Michael Gurstein on Tue, 23 Mar 2004 00:56:39 +0100 (CET)

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<nettime> Somebody Answered Mama Abacha

Bank scam trial reopens in Nigeria
By Anna Borzello 
BBC correspondent in Abuja  

The trial of five people charged in connection with defrauding a
Brazilian bank of $242m is due to resume in the Nigerian capital, Abuja.
The bank at the centre of the alleged fraud collapsed in 2001 
The Banco Noroeste of Sao Paulo collapsed in 2001 after an employee
transferred the money into foreign accounts believing he would receive a
massive kickback on a building contract. 

Five Nigerians face 86 charges in connection with defrauding the bank. 

They include two lawyers charged with bribery after reportedly offering
cash to Nigeria's economic and financial crimes commission on behalf of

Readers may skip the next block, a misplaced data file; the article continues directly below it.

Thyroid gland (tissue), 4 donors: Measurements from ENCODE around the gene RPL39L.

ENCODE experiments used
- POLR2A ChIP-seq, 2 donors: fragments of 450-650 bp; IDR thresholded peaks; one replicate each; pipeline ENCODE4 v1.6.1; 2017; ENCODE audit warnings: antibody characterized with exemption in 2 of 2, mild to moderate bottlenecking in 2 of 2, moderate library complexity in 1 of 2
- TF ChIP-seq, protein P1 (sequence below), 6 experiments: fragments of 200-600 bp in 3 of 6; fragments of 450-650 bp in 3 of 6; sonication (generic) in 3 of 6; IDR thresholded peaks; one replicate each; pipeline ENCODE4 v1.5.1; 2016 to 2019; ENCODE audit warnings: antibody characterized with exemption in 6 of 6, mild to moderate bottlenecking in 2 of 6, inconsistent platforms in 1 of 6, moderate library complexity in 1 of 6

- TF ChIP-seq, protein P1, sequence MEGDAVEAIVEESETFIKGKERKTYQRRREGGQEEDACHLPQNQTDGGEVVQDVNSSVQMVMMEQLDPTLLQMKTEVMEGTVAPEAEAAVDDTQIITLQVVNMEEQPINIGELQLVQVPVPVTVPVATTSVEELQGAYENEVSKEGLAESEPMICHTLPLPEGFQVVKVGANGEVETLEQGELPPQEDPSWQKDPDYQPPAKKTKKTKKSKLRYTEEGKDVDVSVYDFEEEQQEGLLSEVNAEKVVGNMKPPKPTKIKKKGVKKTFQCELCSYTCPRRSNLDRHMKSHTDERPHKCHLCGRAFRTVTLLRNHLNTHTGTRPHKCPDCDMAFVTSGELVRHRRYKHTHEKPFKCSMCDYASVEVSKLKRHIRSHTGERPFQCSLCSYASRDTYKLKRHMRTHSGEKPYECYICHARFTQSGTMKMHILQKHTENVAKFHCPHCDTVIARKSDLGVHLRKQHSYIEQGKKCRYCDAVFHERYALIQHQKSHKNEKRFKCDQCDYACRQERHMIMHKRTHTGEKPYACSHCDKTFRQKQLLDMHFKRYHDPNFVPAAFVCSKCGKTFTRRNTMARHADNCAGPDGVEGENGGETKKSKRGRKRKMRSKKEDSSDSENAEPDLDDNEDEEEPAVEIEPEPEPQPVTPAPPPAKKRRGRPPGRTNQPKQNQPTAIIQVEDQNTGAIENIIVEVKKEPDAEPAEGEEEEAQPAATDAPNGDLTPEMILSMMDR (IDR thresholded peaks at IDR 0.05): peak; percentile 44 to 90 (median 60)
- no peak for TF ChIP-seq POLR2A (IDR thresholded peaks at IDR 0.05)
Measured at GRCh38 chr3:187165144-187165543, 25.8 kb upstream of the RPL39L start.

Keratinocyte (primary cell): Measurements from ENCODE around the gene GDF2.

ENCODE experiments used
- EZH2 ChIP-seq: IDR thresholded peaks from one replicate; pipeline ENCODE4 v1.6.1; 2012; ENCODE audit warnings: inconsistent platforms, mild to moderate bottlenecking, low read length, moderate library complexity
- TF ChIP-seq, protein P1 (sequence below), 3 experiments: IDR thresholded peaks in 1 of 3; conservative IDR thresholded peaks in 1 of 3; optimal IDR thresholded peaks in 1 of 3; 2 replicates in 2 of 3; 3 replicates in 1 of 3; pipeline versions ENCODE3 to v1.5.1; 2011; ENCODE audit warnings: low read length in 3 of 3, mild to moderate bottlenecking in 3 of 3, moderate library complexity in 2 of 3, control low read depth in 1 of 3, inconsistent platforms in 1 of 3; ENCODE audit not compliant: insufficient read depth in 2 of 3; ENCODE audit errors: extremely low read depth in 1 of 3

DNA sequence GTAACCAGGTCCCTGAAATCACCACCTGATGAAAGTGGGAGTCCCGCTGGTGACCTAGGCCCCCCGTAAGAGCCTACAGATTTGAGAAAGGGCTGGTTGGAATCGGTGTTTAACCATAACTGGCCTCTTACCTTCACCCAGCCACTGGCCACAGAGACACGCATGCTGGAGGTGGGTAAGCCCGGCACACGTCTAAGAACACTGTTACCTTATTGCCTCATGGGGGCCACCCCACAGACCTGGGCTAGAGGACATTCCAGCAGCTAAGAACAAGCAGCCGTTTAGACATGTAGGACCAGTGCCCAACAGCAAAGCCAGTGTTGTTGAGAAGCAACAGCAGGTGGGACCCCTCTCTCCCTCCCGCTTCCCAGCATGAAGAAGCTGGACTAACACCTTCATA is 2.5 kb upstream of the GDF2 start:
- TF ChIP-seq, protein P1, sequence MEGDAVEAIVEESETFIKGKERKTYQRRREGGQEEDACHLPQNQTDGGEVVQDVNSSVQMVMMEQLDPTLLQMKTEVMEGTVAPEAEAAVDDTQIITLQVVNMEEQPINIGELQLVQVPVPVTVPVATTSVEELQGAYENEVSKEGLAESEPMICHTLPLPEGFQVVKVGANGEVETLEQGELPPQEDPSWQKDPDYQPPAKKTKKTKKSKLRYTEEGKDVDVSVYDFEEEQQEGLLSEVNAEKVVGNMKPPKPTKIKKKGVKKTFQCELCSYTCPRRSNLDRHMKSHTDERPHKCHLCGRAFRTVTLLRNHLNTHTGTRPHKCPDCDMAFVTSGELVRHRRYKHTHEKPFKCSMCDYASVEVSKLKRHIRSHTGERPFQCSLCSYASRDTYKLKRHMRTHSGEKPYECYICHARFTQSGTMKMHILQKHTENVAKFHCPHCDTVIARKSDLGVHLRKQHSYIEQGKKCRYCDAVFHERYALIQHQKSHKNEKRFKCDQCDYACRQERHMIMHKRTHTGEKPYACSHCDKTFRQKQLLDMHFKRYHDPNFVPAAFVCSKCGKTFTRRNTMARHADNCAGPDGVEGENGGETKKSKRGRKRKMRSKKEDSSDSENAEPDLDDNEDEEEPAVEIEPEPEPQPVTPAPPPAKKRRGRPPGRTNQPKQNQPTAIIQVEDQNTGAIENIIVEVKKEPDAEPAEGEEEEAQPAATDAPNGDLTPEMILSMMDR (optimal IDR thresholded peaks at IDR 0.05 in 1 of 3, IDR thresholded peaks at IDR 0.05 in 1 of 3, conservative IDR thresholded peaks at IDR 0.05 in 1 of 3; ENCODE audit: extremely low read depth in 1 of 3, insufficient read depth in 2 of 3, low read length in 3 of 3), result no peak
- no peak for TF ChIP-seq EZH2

their clients.

The accused, who were last month refused bail, have all pleaded not

Pay back promise

This is the largest known fraud case of its kind in Nigeria's history.

The money was transferred from the Brazilian bank between 1995 and 1998 by
an employee who believed he would receive a massive cut on a contract to
build a new international airport in the Nigerian capital, Abuja.

The crime was only discovered when the bank collapsed in 2001.

This type of fraud is well-known in Nigeria where it is referred to as
"419", after the relevant section in the country's criminal code.

Victims are drawn in with the offer of huge sums of money, but once hooked
they are persuaded that to access the funds they need to pay advance fees.

The US secret service estimates that each year hundreds of millions of
dollars are lost to "419" fraudsters.

Nigeria's president, Olusegun Obasanjo, has pledged to crack down on the
crime and hopes the trial will prove his government is serious about
tackling the problem.


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